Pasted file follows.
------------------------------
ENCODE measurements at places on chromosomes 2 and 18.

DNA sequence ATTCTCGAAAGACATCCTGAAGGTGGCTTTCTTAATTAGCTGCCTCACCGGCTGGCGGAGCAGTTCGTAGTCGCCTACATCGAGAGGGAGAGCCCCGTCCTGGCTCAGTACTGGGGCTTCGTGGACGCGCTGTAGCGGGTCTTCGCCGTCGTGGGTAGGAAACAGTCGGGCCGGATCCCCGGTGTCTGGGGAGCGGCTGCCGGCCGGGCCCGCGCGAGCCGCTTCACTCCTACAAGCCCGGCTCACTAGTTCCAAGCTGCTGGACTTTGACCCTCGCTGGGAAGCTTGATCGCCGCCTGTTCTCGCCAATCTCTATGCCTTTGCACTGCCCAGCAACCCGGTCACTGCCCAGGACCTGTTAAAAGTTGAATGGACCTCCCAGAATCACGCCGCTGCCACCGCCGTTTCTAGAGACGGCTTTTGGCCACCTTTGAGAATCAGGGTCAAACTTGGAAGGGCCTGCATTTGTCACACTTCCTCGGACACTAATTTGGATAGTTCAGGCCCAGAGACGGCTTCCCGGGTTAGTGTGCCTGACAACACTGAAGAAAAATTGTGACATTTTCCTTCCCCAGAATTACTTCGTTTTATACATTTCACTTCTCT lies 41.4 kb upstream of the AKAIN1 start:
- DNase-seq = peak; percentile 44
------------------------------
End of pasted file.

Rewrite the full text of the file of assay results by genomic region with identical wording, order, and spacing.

ENCODE measurements at places on chromosomes 2 and 18.

DNA sequence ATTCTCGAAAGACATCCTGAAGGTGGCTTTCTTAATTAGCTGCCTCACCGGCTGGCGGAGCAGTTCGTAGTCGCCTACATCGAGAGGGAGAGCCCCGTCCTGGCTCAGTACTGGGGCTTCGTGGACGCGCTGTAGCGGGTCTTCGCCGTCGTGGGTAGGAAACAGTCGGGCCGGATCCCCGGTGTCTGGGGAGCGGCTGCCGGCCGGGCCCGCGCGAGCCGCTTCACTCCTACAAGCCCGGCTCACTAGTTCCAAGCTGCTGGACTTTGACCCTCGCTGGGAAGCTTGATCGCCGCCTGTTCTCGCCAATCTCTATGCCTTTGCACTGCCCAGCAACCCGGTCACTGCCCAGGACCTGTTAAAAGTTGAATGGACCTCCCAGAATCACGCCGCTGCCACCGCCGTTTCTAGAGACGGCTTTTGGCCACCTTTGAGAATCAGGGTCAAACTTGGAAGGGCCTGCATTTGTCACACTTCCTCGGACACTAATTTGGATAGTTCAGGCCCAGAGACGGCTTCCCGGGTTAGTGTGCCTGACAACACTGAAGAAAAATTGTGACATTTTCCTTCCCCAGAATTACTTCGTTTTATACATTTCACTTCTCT lies 41.4 kb upstream of the AKAIN1 start:
- DNase-seq = peak; percentile 44